A Brief History of Canning

The summer months (and all year round in Florida, for that matter) can produce the most delicious fruits and veggies, but how many zucchinis, tomatoes and peaches can one person eat at a time? Canning helps extend the joy, so that you can safely and deliciously enjoy some of your harvests or purchases at a later date.

The history of canning is an interesting one told only as Houseware Warehouse “can”. Believe it or not, it all began with a plea from Napoleon in 1795. He offered a reward for anyone who could come up with a safe method to preserve food for his traveling troops. That’s when heat processing in glass jars, reinforced with wire and sealed with wax was invented. It’s a method that is similar to what we do today to seal our jelly jars.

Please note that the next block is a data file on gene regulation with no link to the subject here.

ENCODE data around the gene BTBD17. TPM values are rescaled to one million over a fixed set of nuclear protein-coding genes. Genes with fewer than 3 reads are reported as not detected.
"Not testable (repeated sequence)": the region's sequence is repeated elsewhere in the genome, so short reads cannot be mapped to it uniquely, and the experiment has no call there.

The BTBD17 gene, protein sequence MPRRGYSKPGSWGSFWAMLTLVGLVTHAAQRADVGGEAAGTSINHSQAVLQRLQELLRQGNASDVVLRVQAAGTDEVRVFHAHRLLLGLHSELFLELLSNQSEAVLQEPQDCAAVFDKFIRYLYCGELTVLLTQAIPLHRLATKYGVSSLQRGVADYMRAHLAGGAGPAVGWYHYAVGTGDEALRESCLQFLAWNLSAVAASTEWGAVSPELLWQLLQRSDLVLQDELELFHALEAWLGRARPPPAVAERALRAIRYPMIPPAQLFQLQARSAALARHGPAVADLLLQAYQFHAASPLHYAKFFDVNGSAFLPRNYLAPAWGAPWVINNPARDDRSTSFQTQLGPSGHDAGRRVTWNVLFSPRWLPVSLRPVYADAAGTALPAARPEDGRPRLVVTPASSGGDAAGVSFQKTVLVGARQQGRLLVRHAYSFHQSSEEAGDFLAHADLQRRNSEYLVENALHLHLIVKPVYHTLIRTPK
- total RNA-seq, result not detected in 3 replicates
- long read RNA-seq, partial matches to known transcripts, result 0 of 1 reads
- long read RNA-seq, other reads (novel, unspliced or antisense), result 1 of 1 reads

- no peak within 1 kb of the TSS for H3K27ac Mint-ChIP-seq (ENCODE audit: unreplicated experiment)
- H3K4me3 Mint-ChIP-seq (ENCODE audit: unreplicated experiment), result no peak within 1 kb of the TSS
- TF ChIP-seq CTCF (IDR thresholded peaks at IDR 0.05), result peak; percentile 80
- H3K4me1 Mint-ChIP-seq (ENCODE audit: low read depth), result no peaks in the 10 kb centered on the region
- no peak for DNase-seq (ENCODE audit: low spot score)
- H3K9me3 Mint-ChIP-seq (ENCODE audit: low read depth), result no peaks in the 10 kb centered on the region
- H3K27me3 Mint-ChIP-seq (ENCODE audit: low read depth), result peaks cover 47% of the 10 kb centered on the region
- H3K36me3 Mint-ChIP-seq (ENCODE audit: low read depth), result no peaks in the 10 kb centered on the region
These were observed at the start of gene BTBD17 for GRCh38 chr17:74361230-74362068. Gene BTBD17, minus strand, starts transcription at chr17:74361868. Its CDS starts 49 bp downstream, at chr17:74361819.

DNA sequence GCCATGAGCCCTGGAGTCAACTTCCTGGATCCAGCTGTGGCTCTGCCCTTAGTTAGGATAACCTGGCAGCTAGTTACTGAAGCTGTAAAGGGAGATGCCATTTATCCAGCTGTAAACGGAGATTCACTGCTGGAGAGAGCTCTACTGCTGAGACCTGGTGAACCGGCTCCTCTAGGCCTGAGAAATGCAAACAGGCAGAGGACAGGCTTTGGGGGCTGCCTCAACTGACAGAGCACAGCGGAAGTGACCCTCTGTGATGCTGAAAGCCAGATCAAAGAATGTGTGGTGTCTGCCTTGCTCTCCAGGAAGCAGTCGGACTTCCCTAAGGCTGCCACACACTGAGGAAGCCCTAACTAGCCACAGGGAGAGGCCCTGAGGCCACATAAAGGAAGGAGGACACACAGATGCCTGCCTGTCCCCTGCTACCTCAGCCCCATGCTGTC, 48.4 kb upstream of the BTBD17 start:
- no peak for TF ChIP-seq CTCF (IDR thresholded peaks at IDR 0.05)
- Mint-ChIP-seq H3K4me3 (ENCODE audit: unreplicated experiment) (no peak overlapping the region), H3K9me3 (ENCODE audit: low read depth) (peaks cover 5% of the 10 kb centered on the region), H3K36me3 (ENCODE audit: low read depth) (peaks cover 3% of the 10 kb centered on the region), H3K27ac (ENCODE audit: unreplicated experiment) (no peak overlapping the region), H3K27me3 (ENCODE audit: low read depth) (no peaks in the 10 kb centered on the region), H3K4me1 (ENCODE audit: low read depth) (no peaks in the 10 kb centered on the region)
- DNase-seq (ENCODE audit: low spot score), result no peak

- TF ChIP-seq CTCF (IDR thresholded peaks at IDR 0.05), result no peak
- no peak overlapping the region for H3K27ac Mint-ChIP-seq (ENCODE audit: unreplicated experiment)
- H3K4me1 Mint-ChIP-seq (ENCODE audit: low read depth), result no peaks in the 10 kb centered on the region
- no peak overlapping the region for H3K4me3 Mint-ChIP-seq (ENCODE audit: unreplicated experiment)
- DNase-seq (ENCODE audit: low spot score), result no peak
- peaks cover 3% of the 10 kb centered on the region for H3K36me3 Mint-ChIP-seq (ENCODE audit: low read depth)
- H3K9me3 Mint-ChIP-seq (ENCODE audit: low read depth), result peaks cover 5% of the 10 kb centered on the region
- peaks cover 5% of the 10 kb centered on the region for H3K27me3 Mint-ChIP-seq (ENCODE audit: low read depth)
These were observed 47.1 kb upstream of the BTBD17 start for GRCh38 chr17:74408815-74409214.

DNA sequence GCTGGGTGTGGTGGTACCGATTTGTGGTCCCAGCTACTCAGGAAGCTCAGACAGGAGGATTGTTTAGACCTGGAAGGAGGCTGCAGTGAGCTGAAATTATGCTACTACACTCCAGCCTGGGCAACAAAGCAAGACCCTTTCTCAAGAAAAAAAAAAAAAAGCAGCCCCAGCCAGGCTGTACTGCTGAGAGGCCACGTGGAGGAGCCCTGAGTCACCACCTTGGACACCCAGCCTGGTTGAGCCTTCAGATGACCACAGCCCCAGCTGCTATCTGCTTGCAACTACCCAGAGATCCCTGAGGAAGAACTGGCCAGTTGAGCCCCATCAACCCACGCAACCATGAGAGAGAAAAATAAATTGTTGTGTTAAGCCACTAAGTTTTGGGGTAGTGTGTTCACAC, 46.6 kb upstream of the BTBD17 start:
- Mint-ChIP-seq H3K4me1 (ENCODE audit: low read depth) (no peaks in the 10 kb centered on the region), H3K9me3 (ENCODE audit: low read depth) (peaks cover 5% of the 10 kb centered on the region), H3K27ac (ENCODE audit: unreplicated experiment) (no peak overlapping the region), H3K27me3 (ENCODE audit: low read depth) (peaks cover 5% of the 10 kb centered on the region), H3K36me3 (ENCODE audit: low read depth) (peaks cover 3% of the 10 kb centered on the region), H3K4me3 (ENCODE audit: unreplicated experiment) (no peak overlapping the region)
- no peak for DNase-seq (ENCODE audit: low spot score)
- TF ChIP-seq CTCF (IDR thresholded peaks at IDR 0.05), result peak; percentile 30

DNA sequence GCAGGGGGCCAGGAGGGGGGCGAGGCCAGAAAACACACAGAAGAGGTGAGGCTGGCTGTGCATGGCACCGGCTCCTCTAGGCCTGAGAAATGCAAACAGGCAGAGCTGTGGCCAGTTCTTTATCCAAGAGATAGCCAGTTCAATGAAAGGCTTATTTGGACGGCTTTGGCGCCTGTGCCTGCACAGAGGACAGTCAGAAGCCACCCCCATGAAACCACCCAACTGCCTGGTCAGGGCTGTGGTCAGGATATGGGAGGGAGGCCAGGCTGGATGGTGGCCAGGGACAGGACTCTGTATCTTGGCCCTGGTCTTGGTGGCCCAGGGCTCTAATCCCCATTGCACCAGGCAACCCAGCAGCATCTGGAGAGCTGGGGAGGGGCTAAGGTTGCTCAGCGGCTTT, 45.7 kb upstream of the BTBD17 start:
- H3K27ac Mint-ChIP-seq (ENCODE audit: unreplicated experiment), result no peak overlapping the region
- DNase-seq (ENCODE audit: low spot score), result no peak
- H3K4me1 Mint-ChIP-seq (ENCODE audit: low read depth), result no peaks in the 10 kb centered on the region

Next, in 1810, an Englishman introduced a method for sealing food in unbreakable tin cans. Commercial canning didn’t take hold until 1912, but some other cool things happened in between. Glass jars with metal clamps and replaceable rubber rings were introduced by the time of the U.S. Civil War. In 1858, John Mason (You may recognize the name.) invented a glass container with a rubber seal and screw-on lid. Then, in the late 1800s, Charles Ball (That’s just some name dropping again.) and his brothers became leaders in the preservation jar industry. And the rest, as we say, is history!